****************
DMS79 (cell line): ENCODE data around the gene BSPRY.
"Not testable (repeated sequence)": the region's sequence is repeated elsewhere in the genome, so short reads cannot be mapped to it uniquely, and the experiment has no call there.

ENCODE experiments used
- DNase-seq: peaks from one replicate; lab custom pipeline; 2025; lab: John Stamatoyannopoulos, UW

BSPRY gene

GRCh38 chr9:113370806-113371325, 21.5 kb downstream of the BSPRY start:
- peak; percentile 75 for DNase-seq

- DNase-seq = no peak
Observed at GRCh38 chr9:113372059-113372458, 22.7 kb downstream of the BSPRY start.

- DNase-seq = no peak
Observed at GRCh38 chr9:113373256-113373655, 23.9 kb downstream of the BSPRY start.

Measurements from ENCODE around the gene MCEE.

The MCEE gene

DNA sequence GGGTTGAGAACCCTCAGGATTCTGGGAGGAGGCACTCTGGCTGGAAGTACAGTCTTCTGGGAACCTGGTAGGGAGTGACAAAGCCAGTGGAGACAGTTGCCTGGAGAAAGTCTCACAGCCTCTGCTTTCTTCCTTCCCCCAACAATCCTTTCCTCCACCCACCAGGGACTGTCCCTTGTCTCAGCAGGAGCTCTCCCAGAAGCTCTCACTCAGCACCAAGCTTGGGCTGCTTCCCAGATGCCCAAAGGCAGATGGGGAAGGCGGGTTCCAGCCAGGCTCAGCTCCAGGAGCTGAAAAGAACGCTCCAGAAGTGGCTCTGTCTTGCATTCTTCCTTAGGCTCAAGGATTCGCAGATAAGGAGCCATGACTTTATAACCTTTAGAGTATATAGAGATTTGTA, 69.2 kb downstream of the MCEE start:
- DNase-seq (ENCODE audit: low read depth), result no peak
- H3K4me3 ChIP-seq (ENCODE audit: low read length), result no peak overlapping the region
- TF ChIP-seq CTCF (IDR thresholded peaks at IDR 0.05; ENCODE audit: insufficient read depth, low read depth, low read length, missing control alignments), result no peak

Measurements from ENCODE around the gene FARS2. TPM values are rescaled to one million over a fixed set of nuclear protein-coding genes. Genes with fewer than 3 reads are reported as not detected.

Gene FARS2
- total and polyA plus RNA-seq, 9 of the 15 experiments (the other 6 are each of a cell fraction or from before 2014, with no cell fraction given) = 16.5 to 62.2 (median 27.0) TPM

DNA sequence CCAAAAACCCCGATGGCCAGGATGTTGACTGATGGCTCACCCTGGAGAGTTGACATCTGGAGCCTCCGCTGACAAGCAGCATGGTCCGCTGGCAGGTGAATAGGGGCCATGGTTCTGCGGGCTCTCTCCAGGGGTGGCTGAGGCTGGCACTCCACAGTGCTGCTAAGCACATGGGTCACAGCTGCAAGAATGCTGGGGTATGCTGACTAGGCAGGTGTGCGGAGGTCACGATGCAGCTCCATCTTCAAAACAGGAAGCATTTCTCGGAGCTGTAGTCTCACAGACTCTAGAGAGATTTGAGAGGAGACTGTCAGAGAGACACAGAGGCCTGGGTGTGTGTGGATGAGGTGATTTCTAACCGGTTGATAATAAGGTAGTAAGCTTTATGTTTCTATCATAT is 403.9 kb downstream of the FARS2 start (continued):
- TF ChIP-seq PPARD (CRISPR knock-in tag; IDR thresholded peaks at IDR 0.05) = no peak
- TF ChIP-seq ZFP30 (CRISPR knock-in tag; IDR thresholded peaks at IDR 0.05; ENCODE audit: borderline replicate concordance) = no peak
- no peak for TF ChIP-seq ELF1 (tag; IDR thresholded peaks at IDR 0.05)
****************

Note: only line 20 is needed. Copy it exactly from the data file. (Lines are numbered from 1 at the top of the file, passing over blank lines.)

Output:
- total and polyA plus RNA-seq, 9 of the 15 experiments (the other 6 are each of a cell fraction or from before 2014, with no cell fraction given) = 16.5 to 62.2 (median 27.0) TPM